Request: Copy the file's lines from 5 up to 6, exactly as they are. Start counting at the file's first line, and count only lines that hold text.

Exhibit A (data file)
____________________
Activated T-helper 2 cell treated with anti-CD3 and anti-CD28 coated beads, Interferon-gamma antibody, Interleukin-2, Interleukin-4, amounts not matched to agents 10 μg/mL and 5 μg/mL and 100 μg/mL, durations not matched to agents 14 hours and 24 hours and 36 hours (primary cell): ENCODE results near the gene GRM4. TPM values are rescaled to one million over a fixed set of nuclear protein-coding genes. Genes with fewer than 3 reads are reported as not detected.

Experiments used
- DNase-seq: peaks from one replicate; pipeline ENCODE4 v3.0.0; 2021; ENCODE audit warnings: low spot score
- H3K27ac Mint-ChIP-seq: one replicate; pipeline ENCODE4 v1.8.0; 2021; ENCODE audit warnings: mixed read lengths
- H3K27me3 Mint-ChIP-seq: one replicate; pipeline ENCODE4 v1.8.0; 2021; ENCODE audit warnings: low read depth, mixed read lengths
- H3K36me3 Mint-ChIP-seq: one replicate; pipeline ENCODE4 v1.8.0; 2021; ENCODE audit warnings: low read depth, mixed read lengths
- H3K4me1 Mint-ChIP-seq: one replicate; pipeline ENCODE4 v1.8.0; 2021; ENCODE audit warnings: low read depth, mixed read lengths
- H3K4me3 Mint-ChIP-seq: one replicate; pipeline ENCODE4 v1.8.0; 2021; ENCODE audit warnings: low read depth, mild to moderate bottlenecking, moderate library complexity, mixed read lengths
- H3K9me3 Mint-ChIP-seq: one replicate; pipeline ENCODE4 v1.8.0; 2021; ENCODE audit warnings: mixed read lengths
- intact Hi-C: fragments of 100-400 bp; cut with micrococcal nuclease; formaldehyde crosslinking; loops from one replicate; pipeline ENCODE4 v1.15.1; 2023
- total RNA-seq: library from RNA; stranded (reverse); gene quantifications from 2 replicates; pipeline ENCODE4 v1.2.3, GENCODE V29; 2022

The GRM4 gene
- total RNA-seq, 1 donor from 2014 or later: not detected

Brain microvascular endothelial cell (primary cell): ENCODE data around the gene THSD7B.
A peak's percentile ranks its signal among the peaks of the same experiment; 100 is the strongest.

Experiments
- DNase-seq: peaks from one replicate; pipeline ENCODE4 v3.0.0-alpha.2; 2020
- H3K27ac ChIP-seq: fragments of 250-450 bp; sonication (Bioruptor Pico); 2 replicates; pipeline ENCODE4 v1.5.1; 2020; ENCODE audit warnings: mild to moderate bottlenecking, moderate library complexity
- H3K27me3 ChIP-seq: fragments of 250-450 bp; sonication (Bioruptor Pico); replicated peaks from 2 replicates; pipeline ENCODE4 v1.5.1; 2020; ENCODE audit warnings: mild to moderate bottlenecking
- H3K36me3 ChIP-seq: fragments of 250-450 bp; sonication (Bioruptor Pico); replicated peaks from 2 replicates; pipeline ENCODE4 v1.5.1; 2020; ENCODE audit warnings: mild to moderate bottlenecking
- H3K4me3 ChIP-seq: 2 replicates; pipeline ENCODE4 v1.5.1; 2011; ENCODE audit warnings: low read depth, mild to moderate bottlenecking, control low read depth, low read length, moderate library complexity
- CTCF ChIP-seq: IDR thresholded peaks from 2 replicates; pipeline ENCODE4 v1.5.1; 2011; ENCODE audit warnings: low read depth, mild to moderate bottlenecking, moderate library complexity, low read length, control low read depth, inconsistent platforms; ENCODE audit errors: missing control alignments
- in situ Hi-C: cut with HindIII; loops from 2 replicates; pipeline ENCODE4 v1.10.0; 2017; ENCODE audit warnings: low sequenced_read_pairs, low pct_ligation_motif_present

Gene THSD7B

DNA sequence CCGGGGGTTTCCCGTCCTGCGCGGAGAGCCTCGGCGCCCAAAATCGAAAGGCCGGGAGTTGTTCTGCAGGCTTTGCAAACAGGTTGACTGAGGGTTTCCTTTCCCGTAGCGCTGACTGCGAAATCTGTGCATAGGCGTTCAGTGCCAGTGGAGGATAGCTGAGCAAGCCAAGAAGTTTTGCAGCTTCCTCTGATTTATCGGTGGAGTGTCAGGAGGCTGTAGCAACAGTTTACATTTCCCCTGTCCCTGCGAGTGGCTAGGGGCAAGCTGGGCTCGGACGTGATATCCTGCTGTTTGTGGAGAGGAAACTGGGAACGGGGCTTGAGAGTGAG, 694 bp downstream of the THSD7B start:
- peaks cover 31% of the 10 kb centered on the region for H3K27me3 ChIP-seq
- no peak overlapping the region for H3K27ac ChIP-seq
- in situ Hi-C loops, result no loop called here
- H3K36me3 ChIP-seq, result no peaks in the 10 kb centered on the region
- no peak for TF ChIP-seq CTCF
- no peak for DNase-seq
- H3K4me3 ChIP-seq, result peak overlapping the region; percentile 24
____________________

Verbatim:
- H3K27me3 Mint-ChIP-seq: one replicate; pipeline ENCODE4 v1.8.0; 2021; ENCODE audit warnings: low read depth, mixed read lengths
- H3K36me3 Mint-ChIP-seq: one replicate; pipeline ENCODE4 v1.8.0; 2021; ENCODE audit warnings: low read depth, mixed read lengths